Digestion issues are not uncommon for infants because they are very new to the whole eating process after all. However, there are some times when digestion and intestinal issues can become deadly serious. When my cousin had twins they were both unlucky enough to have pyloric stenosis, which is when the muscles at the end of the stomach thicken and milk can’t pass through. They both had a short operation to fix the issue and within a week they were just fine. For preemies though, intestinal issues can be harder to fix, if they can even be fixed at all.

Necrotizing enterocolitis occurs about 10 days after birth for the preemies who develop the condition, and it means that the infant’s intestinal tissue is for some reason dying. The only option is to remove the dead tissue, but many infants don’t survive this procedure.

Dr. David Hackam, a Watson Family Professor of Surgery from Pitt School of Medicine, and co-director of the Fetal Diagnosis and Treatment Center at Children's Hospital, conducted a study to help develop a new way to treat NEC in hopes that more children would survive. He found that a certain immune protein, TLR4, is present in higher amounts inside the intestinal tract of a preemie versus a typical newborn. An abundance of TLR4 decreases blood flow due to a deficiency of nitric oxide, and all of this will start to kill intestinal tissue.

In previous studies, it was found that preemies who were exclusively breastfed were more likely to survive NEC, so Dr. Hackam studied the relationship between breastfeeding and NEC and found that breast milk has a high sodium content, which is converted into nitrate by stomach bacteria. After being turned into nitrate, it is converted into vasodilator nitric oxide, which can both protect the intestinal lining and improve blood flow.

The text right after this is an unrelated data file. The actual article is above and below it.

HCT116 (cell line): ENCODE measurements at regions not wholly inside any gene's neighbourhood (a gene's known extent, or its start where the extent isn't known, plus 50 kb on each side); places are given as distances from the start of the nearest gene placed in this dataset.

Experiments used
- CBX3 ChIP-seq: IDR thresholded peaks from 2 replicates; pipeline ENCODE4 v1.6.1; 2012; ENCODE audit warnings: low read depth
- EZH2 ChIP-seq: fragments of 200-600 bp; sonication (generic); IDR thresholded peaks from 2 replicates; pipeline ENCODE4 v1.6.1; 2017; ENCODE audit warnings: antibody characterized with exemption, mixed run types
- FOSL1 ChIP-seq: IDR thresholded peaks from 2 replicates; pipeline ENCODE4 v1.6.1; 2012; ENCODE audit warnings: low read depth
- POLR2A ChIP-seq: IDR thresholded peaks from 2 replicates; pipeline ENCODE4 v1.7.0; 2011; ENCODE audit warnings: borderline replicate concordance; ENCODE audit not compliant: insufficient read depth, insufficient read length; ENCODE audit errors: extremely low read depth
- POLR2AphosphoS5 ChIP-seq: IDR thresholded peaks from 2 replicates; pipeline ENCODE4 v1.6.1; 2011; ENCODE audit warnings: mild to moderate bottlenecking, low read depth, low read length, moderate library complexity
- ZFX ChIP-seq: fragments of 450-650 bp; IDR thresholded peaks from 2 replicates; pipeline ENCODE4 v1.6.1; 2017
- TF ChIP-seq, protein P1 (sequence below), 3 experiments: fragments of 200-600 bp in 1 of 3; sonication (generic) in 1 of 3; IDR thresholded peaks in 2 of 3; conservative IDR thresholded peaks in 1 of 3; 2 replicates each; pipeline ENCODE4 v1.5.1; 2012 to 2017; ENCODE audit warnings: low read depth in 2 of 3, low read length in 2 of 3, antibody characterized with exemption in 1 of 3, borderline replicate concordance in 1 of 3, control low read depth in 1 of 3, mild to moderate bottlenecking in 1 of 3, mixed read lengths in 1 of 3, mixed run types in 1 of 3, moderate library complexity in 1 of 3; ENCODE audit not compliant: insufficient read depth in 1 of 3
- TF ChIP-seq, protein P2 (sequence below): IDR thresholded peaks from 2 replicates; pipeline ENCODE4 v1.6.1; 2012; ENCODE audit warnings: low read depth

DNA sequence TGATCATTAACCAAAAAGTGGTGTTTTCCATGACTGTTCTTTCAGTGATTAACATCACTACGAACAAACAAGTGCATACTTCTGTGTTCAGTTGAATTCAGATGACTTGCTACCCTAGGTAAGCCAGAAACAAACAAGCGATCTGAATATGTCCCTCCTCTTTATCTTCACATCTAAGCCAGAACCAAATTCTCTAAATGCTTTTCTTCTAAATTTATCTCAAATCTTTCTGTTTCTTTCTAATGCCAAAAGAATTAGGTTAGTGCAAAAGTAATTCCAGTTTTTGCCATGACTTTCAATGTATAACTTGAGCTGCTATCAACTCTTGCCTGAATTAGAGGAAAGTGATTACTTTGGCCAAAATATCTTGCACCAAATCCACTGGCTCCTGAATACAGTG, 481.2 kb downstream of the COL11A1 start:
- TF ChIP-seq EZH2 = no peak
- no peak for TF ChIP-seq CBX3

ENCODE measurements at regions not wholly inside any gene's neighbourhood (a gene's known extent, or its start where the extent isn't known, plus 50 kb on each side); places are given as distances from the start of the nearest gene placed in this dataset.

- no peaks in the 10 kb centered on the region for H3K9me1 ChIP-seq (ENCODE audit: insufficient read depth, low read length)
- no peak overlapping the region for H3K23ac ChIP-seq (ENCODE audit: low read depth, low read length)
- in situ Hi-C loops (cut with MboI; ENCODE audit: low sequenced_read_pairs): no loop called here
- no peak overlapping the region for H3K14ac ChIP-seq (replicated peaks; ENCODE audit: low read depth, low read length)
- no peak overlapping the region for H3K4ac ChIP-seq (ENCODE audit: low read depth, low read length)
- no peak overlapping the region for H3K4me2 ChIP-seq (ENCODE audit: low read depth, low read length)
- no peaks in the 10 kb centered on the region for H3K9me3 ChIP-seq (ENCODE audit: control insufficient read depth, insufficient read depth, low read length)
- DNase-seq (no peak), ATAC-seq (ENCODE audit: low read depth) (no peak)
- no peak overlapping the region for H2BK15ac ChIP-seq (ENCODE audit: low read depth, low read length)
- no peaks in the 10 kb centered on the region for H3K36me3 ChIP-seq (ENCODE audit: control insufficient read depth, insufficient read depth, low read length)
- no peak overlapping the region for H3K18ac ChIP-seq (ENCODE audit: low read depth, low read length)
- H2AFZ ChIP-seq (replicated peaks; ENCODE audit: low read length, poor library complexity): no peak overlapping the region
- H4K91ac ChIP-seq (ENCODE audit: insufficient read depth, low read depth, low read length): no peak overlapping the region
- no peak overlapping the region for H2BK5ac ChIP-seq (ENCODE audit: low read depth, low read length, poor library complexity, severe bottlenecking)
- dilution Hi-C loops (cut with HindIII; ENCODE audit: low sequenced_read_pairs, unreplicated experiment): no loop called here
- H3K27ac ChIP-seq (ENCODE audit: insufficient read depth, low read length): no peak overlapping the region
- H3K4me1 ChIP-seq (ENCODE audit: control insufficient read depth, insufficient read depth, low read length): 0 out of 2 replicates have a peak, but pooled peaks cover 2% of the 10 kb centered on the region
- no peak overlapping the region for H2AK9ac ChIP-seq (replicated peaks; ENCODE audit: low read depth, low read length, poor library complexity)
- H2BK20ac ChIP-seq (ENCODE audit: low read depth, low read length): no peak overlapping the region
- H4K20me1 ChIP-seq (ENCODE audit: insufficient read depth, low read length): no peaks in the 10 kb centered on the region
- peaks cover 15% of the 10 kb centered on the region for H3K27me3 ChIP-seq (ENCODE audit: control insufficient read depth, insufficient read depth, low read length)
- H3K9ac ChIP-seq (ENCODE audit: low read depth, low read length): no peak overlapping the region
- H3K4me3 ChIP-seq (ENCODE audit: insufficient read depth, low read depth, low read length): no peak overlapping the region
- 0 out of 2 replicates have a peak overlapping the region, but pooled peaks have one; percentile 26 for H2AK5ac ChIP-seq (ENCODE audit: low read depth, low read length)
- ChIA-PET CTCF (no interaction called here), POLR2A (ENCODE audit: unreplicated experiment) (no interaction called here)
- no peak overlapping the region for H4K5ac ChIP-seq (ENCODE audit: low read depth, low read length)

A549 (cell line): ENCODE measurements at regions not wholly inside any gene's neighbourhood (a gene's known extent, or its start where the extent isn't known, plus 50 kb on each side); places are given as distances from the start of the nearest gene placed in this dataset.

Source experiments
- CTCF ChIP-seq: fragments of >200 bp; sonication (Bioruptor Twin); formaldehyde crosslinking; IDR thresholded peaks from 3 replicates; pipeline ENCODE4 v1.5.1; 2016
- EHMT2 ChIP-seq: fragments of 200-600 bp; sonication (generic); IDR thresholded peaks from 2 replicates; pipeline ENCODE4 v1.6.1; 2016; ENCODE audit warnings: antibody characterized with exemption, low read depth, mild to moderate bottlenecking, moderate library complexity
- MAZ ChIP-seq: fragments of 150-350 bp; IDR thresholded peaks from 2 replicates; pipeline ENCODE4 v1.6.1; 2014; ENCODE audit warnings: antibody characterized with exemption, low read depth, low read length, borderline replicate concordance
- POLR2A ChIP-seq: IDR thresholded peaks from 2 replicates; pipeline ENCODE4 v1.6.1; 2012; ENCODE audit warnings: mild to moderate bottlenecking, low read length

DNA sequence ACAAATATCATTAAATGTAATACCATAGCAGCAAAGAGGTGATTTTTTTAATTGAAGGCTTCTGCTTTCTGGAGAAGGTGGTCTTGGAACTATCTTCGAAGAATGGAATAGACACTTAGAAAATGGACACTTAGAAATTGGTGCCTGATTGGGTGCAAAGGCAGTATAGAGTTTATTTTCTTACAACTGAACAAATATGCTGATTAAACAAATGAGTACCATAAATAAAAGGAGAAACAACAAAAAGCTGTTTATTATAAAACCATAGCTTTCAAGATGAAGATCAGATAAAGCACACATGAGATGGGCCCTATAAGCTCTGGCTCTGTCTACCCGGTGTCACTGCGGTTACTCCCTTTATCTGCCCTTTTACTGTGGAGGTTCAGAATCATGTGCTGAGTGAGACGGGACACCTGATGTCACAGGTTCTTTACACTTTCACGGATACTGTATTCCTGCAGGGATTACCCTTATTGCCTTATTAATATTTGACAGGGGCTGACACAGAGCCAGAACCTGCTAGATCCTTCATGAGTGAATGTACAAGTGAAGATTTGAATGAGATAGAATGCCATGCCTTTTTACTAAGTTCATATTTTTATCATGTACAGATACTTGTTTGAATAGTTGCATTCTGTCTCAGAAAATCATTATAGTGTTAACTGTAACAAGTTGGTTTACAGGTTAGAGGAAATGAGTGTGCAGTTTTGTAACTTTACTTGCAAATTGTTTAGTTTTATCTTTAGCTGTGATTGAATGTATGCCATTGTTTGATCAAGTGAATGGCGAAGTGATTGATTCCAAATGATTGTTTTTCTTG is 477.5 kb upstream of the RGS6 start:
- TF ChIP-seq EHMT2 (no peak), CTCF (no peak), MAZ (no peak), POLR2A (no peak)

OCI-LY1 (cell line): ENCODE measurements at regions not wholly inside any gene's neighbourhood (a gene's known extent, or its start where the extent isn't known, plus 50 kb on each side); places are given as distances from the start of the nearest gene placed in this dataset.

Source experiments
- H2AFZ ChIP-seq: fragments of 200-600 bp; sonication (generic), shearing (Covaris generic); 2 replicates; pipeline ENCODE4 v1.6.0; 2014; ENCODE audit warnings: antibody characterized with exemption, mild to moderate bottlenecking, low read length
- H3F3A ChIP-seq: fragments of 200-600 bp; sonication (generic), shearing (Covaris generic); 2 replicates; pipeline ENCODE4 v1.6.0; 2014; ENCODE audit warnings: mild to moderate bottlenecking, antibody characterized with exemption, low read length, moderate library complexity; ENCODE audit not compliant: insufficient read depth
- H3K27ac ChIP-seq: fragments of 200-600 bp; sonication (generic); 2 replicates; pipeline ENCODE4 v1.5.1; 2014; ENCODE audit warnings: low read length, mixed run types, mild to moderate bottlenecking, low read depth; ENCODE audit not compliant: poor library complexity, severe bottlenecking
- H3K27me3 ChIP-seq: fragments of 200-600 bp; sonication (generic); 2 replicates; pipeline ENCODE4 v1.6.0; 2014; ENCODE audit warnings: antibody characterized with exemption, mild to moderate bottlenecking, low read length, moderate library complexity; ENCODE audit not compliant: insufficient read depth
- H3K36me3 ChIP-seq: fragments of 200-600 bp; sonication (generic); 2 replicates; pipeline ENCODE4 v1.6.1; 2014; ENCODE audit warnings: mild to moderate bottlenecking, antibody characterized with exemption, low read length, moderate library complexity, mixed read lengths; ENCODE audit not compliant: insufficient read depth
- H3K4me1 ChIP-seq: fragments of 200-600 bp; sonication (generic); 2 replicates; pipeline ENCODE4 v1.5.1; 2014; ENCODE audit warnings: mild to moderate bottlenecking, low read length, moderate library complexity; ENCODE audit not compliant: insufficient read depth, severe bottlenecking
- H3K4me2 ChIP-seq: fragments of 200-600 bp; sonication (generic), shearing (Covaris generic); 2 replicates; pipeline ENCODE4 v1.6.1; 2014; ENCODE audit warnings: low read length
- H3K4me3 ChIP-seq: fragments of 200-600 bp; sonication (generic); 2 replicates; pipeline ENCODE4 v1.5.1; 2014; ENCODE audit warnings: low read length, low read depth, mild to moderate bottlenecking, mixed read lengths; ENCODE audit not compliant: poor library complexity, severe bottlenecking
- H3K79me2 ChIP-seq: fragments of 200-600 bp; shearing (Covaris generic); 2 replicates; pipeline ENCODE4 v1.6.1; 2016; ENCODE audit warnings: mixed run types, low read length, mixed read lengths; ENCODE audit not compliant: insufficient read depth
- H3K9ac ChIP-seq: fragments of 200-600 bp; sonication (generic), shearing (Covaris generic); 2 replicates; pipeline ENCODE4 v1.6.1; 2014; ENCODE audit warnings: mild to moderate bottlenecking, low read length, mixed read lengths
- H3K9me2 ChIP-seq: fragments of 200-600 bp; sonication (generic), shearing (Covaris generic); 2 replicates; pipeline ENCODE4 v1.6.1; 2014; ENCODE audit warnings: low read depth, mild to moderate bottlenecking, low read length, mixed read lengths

Co-author and nitric oxide expert Dr. Mark Gladwin says that "the additional nitrite appears to overcome the effects of TLR4 activation and corrects the blood flow problem. When we gave formula supplemented with sodium nitrate and nitrite analog to the premature mice, we saw improved blood flow in the intestine, and NEC did not develop."

The compound used in the formula is already FDA approved for other uses. Currently Drs. Hackam and Gladwin are testing it further in other models of NEC to see if it could be added to formula and fed to premature infants to prevent NEC before it starts.

Source: University of Pittsburgh Schools of the Health Sciences (2013, May 6). Breast milk ingredient could prevent a deadly intestinal problem in preemies. ScienceDaily.